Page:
If the court awarded primary custody of your child to your spouse after a divorce and you are now seeing signs that your ex is emotionally abusive to your child, then you likely know how important it is to get your child out of their home and into a kind, loving one, like yours. However, you may also realize that you are up for a challenging child custody battle in court due to the fact that it can be much more difficult to prove that a parent is emotionally abusive to a child than it is to prove they are physically abusive. While physical abuse leaves physical wounds that can easily be captured in photos or shown directly to a judge, emotional abuse leaves emotional wounds that aren't visible to the eye.
However, you can win full custody of your child if you hire a good custody lawyer who can prove your case in court by provinge that your ex is emotionally abusive to your child in the following ways.
1. Request a Child Custody Evaluation
Your lawyer can request a child custody evaluation to help you prove that your child is being emotionally abused. A child custody evaluation is a multi-step process that begins when the judge appoints a professional psychologist to your case. The judge may first attempt to get your ex-spouse to agree to the evaluation, but if he or she will not agree, then the judge can order a custody evaluation that your ex will have to participate in to avoid breaking the law.
The judge may provide several psychological professionals for your ex-spouse and you to choose from, or they may allow you to choose your own psychologist to conduct the custody evaluation. However, if your ex-spouse and you don't agree on the evaluator, you may end up having two professionals, one you each choose, performing the evaluations.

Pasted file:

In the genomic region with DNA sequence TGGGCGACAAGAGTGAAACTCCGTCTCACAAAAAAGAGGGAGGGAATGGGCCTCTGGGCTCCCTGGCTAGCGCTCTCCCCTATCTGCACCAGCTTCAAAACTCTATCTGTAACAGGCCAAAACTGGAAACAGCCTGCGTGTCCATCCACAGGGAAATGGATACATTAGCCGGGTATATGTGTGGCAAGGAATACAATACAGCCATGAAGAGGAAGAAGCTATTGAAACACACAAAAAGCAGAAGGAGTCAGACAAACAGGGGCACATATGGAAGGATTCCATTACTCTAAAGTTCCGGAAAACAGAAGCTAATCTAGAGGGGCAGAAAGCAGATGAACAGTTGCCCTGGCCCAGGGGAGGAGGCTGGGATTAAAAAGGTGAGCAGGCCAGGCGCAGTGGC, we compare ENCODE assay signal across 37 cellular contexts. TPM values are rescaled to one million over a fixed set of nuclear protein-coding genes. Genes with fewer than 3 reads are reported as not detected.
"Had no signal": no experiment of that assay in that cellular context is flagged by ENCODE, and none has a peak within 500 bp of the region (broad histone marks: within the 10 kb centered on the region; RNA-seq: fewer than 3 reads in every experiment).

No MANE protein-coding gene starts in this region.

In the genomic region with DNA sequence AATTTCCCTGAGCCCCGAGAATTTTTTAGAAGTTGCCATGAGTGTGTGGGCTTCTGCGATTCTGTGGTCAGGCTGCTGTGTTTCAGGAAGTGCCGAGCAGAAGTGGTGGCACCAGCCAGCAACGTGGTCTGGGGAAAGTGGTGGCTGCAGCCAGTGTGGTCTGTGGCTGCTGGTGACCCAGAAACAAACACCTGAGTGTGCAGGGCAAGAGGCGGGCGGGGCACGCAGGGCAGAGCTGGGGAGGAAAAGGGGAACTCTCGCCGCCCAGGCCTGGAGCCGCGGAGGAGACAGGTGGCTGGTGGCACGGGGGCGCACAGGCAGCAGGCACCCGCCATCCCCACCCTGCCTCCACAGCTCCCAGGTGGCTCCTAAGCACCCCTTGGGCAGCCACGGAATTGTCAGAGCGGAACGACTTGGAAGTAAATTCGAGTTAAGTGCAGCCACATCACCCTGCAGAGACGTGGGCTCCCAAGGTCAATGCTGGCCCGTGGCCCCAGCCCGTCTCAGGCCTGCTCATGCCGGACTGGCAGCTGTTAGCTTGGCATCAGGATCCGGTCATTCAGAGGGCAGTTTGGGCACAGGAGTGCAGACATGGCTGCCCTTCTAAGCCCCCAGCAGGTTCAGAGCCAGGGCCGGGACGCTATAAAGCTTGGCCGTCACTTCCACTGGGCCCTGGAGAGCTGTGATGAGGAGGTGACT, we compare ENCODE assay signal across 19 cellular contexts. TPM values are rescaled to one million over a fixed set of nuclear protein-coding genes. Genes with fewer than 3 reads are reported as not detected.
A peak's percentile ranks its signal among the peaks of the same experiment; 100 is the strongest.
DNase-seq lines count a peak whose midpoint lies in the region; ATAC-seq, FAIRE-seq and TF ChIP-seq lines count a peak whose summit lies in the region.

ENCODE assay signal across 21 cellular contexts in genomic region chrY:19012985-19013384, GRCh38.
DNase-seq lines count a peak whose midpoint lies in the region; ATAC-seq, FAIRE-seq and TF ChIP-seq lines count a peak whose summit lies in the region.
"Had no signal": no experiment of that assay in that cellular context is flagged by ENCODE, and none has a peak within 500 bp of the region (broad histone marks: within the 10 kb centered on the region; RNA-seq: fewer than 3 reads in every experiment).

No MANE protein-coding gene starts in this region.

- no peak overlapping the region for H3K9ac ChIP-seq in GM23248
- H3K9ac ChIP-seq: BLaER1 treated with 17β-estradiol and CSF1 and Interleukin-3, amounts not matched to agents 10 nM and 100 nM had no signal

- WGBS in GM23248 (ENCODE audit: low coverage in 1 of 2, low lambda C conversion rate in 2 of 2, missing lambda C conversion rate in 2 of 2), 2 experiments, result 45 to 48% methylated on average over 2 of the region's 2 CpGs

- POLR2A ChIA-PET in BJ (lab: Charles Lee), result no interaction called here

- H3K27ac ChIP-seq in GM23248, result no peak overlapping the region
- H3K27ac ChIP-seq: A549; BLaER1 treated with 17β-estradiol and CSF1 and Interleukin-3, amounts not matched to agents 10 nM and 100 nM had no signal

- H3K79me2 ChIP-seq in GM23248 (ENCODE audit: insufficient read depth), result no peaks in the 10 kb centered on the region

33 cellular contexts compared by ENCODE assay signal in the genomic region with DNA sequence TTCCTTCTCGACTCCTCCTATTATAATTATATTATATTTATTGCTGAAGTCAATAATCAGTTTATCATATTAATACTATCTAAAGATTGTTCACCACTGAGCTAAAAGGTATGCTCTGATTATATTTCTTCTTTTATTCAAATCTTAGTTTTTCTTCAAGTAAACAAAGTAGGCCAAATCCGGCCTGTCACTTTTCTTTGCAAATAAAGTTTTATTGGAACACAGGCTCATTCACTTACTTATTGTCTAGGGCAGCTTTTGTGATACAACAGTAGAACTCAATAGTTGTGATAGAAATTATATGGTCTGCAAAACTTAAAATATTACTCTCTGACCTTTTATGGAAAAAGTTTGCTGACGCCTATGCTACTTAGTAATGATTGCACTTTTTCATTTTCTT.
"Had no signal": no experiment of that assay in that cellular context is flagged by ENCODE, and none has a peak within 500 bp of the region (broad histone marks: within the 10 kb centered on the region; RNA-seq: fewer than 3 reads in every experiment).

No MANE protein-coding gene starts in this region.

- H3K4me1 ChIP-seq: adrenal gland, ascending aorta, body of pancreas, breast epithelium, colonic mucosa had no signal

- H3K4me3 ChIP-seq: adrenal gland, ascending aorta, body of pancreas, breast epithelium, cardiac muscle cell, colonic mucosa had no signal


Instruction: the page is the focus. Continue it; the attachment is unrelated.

The custody evaluator will meet with you, your ex, and your child to evaluate the psychological health of everyone. When speaking with your child alone, the evaluator will look for any signs of psychological abuse that your child displays. He or she may also watch your spouse interact with your child to check for signs of abuse during the interaction.
Of course, you likely expect your ex to be on their "best behavior" when they know they are being monitored closely for signs of emotional abuse while interacting with your child. However, the psychological professional will look for signals that are not controllable, such as a child's tendency to avoid eye contact or become unusually withdrawn when in the presence of an abuser, and note all of their findings to present to the court.
Finally, the psychological professional assigned to your case will make a custody recommendation to the court, and if they see signs that your ex is emotionally abusing your child, the odds are in your favor that you will earn primary custody of your child.
2. Hire a Private Investigator to Gather Evidence of Abuse
If the child custody evaluator is not able to gather enough indirect evidence that your ex-spouse is emotionally abusing your child, then a private investigator may be able to gather direct evidence. There are actually many private investigators who specialize in family law cases, and a PI with experience in child custody cases is a great asset to you if you can find one locally. Evidence a private investigator gathers is admissible in court as long as it is obtained legally.
The private investigator can snap photos, record video, and record audio of your ex and your child in any public place. If there are routine stops you know your child and your ex make throughout the week, such as a weekly trip to a favorite restaurant, then giving this information to your private investigator can help them gather evidence quickly.
If you suspect that your child's other parent is abusing them emotionally, then it is important to hire a good custody lawyer before attempting to prove this abuse to the court because it can be much more difficult to prove emotional abuse than it is to prove physical abuse. Your lawyer may suggest a child custody evaluation and/or the help of a private investigator to help you get your child out of the home of an abuser.